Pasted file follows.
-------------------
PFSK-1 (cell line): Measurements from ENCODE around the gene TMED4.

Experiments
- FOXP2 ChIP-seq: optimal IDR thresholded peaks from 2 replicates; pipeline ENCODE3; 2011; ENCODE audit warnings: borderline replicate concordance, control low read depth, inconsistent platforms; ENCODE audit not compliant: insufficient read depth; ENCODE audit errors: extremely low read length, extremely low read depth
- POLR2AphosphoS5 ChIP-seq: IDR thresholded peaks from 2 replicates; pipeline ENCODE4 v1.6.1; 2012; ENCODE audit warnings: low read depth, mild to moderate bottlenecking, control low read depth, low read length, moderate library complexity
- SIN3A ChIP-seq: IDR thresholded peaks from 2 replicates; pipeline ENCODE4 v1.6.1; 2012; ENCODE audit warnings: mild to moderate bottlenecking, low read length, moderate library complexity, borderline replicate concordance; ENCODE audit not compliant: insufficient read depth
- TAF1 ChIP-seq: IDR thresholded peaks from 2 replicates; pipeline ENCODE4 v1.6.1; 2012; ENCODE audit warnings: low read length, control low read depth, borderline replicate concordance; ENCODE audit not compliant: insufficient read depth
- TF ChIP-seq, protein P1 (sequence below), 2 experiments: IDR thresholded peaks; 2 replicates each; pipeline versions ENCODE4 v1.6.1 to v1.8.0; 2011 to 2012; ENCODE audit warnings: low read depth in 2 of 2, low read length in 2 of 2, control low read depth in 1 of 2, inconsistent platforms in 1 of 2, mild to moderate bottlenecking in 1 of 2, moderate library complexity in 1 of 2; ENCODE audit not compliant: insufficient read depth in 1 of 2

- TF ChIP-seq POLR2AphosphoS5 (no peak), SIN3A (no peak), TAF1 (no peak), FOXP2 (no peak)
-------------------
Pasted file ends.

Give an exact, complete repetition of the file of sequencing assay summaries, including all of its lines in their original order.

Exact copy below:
PFSK-1 (cell line): Measurements from ENCODE around the gene TMED4.

Experiments
- FOXP2 ChIP-seq: optimal IDR thresholded peaks from 2 replicates; pipeline ENCODE3; 2011; ENCODE audit warnings: borderline replicate concordance, control low read depth, inconsistent platforms; ENCODE audit not compliant: insufficient read depth; ENCODE audit errors: extremely low read length, extremely low read depth
- POLR2AphosphoS5 ChIP-seq: IDR thresholded peaks from 2 replicates; pipeline ENCODE4 v1.6.1; 2012; ENCODE audit warnings: low read depth, mild to moderate bottlenecking, control low read depth, low read length, moderate library complexity
- SIN3A ChIP-seq: IDR thresholded peaks from 2 replicates; pipeline ENCODE4 v1.6.1; 2012; ENCODE audit warnings: mild to moderate bottlenecking, low read length, moderate library complexity, borderline replicate concordance; ENCODE audit not compliant: insufficient read depth
- TAF1 ChIP-seq: IDR thresholded peaks from 2 replicates; pipeline ENCODE4 v1.6.1; 2012; ENCODE audit warnings: low read length, control low read depth, borderline replicate concordance; ENCODE audit not compliant: insufficient read depth
- TF ChIP-seq, protein P1 (sequence below), 2 experiments: IDR thresholded peaks; 2 replicates each; pipeline versions ENCODE4 v1.6.1 to v1.8.0; 2011 to 2012; ENCODE audit warnings: low read depth in 2 of 2, low read length in 2 of 2, control low read depth in 1 of 2, inconsistent platforms in 1 of 2, mild to moderate bottlenecking in 1 of 2, moderate library complexity in 1 of 2; ENCODE audit not compliant: insufficient read depth in 1 of 2

- TF ChIP-seq POLR2AphosphoS5 (no peak), SIN3A (no peak), TAF1 (no peak), FOXP2 (no peak)